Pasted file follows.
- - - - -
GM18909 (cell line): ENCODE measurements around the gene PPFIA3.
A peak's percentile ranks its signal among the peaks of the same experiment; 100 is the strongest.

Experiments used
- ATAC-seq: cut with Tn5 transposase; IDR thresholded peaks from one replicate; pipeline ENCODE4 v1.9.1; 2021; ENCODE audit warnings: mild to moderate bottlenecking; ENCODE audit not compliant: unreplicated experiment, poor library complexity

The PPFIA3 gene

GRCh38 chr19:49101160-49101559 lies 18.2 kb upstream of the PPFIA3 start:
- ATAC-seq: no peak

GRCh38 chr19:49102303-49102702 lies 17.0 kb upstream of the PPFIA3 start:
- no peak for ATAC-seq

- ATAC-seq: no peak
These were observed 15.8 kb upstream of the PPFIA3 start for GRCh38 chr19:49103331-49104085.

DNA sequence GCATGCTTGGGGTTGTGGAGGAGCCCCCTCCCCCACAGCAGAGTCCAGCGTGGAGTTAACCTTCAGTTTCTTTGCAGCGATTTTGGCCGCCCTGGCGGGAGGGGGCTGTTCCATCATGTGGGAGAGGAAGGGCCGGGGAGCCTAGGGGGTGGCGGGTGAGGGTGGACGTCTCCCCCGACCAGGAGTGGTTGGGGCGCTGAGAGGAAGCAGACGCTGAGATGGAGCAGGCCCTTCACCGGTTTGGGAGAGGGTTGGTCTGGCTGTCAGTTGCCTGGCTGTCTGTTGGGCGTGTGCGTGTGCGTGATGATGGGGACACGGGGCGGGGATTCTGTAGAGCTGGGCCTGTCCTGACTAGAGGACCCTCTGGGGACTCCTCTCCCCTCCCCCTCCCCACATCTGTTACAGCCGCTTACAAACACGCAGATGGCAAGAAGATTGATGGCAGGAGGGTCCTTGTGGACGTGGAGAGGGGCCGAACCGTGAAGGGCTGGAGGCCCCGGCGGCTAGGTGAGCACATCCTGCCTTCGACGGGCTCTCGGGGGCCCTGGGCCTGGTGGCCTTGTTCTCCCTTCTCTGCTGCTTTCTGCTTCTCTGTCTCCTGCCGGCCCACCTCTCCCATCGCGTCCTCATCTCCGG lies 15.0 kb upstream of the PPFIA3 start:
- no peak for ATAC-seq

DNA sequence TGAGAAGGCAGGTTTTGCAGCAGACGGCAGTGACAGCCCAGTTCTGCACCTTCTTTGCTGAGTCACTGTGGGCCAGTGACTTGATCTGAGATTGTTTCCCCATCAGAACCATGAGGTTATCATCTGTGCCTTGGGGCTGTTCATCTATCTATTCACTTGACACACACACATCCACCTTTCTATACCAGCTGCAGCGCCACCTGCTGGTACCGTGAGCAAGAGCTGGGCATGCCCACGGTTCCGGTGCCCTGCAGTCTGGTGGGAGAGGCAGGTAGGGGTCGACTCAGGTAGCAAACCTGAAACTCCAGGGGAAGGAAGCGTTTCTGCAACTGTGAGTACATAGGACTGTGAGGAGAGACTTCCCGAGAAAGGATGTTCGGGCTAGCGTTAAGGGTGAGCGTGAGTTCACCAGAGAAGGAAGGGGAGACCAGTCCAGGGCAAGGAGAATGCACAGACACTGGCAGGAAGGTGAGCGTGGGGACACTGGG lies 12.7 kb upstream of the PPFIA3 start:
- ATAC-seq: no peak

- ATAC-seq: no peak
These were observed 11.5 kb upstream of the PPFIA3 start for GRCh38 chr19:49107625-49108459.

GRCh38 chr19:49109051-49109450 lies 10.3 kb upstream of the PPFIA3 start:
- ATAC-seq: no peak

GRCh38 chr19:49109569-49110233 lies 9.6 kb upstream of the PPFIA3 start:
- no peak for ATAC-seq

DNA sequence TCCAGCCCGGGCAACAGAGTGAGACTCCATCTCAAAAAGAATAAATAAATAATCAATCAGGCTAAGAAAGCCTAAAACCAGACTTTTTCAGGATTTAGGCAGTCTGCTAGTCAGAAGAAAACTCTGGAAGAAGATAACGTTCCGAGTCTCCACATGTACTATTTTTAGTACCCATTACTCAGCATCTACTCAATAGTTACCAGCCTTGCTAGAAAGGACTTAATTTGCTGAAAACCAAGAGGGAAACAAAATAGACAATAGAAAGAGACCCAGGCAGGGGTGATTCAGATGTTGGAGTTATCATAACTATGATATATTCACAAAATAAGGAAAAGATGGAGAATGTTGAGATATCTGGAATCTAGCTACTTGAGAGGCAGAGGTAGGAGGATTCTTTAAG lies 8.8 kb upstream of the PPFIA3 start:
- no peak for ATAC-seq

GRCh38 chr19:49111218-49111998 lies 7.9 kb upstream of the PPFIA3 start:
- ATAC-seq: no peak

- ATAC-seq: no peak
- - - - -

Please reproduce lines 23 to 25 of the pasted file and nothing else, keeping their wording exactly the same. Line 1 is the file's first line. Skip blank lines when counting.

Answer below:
- no peak for ATAC-seq

GRCh38 chr19:49111218-49111998 lies 7.9 kb upstream of the PPFIA3 start:
- ATAC-seq: no peak